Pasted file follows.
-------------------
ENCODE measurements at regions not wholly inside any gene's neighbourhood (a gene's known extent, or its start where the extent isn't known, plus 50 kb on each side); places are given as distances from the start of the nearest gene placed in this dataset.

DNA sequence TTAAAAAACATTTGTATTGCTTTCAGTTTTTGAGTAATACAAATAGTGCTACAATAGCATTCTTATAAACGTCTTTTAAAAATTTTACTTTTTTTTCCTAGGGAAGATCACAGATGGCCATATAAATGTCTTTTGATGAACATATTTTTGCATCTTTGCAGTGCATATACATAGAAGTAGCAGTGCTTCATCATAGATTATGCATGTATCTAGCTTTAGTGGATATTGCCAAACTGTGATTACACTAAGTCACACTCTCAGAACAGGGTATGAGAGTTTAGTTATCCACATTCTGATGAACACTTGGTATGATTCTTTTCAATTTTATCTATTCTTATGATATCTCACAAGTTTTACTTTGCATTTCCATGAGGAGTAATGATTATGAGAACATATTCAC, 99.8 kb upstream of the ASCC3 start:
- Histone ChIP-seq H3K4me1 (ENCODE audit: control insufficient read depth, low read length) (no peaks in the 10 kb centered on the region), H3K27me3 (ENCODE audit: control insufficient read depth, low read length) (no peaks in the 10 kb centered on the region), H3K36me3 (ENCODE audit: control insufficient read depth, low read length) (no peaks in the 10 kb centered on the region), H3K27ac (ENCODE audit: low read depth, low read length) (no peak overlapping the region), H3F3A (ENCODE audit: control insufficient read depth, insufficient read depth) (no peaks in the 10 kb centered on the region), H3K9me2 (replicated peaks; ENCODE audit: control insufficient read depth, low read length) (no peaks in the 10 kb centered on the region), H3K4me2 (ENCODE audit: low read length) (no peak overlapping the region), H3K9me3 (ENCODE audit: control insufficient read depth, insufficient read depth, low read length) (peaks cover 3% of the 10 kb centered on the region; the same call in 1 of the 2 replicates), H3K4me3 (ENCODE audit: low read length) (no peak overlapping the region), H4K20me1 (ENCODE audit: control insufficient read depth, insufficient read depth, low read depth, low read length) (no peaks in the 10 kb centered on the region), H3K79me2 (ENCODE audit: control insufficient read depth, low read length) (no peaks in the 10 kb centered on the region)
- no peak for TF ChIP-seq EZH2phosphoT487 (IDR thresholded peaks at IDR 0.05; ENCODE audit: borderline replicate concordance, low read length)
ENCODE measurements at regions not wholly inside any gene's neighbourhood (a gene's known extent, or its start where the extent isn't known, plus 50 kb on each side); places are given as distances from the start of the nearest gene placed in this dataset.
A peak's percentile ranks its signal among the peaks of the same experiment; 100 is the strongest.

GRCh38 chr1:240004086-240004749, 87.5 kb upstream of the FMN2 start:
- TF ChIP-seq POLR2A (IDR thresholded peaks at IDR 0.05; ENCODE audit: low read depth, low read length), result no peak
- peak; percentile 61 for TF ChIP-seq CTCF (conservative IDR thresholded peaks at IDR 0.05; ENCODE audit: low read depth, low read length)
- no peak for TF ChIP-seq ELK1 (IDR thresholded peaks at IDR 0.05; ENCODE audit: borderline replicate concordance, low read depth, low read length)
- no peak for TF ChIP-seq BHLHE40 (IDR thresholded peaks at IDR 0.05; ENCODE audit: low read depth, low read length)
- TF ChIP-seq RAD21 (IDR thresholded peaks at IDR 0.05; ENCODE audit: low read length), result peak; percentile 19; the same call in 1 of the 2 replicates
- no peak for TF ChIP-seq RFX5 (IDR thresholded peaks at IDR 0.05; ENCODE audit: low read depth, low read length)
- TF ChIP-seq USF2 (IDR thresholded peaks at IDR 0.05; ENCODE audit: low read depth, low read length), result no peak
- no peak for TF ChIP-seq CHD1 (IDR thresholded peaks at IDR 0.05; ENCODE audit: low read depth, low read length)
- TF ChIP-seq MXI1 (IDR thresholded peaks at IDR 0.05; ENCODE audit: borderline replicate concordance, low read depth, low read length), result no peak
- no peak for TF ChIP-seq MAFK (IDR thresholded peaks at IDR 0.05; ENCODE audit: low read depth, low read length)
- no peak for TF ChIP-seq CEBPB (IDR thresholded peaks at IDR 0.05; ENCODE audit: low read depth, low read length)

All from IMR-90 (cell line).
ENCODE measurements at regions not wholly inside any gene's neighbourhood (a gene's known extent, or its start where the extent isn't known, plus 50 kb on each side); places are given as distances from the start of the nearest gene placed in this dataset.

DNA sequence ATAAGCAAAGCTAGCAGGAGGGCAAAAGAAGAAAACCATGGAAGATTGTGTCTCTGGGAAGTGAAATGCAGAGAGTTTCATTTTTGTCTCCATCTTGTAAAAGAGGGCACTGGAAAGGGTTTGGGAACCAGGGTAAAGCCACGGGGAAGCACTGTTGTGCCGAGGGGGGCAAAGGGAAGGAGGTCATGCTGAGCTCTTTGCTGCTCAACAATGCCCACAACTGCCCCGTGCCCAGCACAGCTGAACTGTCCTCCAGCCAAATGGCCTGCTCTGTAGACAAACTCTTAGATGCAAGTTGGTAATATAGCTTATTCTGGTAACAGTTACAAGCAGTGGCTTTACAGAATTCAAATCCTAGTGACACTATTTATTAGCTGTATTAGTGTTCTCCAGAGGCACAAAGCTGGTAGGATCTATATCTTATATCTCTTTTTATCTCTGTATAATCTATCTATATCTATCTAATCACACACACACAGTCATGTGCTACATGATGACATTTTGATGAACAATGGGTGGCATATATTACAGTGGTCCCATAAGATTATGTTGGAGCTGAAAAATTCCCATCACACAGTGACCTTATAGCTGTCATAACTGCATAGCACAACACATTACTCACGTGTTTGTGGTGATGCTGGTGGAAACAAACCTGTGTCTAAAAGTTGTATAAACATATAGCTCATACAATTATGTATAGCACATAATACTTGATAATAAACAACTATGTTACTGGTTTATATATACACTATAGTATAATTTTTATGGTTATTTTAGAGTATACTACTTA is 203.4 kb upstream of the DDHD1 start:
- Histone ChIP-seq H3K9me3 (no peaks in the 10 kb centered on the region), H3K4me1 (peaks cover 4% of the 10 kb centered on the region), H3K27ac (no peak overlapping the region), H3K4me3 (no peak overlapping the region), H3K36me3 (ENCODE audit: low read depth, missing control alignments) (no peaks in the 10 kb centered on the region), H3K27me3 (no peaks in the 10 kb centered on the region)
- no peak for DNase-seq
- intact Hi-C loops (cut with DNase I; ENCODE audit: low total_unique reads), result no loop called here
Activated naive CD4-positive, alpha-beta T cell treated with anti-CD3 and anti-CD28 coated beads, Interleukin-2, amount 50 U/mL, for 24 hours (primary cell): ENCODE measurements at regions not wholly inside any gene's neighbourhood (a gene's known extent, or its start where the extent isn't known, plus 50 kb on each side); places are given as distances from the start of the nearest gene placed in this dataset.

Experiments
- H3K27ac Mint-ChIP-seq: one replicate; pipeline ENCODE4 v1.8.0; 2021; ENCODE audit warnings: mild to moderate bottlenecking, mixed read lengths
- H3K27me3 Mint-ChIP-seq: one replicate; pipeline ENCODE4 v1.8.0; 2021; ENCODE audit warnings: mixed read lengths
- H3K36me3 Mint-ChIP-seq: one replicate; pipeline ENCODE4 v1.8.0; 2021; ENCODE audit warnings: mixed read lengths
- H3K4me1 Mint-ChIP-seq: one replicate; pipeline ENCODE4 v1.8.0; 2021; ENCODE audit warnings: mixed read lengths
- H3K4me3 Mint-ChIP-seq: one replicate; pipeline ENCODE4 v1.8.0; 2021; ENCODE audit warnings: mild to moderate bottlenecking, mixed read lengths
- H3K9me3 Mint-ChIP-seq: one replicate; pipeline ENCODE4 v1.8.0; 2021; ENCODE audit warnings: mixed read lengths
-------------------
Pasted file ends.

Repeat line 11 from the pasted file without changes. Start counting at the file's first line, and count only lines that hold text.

- no peak for TF ChIP-seq BHLHE40 (IDR thresholded peaks at IDR 0.05; ENCODE audit: low read depth, low read length)